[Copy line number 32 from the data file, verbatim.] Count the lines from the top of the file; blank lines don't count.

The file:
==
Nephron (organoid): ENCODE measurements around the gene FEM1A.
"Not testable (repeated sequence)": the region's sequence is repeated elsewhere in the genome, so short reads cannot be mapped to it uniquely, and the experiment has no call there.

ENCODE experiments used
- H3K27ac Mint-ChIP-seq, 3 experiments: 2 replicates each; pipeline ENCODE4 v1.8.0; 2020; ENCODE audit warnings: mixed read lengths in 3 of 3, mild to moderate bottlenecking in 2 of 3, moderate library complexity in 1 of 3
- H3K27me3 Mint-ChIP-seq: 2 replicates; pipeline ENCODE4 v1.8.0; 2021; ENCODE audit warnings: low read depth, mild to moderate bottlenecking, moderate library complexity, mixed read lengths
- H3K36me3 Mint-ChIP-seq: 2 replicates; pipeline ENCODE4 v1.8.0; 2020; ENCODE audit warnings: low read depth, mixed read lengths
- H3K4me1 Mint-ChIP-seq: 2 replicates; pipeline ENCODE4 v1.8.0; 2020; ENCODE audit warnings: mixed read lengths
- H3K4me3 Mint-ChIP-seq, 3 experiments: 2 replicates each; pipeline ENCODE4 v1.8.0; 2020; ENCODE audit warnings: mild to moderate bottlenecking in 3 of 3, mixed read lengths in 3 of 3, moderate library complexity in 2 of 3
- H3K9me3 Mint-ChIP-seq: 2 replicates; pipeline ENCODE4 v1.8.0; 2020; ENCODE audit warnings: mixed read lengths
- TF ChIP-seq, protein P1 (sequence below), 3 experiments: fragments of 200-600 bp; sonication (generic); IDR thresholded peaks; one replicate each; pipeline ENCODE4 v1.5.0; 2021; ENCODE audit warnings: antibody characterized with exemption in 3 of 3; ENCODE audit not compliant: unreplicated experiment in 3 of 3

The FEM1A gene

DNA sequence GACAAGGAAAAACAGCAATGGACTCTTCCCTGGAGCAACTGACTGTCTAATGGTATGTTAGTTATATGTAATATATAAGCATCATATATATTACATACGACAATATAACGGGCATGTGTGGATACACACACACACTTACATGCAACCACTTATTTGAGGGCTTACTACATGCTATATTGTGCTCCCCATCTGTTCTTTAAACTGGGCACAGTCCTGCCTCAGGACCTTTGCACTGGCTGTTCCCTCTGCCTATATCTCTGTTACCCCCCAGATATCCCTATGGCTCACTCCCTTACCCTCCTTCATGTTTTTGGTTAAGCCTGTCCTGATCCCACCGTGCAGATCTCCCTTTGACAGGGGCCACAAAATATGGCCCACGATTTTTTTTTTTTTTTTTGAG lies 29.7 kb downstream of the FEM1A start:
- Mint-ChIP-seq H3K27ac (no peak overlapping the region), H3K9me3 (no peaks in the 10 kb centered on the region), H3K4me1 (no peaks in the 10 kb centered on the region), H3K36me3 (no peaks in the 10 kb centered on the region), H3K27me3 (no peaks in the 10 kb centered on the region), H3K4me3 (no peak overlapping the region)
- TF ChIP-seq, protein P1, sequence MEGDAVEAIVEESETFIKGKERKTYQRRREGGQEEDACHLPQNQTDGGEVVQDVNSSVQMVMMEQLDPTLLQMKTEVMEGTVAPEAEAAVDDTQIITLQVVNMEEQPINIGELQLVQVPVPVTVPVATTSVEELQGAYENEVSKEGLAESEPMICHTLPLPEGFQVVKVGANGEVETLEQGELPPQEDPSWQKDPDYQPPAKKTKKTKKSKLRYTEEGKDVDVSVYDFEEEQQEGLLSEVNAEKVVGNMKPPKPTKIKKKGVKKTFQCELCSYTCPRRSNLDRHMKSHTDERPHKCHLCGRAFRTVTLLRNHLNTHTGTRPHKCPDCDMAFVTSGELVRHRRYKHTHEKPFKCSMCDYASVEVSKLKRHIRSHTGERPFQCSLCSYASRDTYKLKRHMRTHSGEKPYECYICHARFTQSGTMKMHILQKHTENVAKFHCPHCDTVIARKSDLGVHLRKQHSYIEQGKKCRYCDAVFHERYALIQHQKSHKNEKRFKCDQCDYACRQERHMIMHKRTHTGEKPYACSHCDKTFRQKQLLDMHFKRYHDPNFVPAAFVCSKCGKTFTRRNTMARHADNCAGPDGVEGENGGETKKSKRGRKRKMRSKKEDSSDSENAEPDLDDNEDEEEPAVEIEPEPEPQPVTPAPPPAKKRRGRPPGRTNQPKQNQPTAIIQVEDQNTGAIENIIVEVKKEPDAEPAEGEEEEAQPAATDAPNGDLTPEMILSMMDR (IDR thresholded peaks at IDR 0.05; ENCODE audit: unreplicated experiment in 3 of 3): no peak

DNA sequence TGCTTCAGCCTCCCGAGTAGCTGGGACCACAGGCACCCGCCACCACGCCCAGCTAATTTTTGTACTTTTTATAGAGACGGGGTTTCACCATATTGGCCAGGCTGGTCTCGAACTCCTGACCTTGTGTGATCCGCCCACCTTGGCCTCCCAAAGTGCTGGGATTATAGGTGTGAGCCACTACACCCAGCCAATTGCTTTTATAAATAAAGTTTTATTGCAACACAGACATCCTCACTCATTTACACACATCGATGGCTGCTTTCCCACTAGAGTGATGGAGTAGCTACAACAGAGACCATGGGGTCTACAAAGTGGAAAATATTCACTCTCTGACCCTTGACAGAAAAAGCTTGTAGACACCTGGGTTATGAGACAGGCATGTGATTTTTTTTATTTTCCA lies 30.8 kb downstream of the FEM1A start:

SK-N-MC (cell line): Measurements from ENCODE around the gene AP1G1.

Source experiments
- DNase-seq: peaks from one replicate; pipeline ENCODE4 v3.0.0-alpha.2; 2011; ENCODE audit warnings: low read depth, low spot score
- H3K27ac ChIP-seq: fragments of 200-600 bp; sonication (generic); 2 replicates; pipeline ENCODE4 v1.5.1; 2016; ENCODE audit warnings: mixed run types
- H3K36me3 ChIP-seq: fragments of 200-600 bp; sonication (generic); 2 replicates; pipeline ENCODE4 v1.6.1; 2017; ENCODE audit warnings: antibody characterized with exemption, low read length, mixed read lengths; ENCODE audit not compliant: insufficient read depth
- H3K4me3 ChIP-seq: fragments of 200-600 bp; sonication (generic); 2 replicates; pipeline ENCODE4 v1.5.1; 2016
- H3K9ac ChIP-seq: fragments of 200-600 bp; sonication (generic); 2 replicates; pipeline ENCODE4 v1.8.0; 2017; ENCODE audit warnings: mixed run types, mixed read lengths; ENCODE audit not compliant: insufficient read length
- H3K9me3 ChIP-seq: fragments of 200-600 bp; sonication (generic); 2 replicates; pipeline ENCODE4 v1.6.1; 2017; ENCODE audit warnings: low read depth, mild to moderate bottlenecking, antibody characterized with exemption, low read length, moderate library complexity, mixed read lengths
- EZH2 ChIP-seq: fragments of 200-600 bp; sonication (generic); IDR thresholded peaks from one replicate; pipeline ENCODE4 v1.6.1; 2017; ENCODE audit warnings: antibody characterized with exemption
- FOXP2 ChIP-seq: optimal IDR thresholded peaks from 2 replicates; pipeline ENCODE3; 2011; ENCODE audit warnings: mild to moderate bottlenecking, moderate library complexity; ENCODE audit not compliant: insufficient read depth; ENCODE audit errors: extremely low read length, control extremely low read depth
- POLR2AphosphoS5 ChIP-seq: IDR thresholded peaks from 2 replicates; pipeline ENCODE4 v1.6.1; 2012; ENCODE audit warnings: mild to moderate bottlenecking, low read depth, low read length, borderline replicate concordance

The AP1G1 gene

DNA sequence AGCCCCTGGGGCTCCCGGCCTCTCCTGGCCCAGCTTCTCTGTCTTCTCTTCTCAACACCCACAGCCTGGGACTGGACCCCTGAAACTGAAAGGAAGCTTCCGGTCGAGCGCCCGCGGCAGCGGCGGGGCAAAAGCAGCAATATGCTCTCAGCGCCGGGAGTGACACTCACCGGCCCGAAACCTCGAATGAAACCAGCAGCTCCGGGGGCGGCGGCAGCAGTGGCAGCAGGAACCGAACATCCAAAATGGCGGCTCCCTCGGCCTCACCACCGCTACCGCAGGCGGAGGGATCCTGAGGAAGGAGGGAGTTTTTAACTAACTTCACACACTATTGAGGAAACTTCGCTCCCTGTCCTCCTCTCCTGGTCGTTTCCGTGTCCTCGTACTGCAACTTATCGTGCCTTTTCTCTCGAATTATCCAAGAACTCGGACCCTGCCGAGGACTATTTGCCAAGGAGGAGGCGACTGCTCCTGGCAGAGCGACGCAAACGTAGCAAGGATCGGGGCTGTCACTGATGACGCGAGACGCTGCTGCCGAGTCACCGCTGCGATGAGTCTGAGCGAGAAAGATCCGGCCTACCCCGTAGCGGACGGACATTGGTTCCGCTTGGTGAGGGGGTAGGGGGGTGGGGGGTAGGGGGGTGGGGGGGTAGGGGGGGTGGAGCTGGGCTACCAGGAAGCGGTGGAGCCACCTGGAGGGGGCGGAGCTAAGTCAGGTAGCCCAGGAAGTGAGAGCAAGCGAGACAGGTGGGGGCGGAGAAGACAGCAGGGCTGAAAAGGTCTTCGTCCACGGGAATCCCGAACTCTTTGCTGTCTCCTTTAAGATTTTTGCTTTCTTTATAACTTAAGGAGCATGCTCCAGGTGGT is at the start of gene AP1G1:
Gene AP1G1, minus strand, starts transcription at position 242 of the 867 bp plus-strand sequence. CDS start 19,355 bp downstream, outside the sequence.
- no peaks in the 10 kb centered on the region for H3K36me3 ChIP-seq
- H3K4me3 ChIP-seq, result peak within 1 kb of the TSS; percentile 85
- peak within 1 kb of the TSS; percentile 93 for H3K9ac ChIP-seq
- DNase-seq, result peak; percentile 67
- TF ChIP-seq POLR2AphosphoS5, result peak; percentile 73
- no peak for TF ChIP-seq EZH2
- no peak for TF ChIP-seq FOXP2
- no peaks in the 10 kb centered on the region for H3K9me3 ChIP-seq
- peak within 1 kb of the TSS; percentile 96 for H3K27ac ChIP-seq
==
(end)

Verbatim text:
- peak within 1 kb of the TSS; percentile 93 for H3K9ac ChIP-seq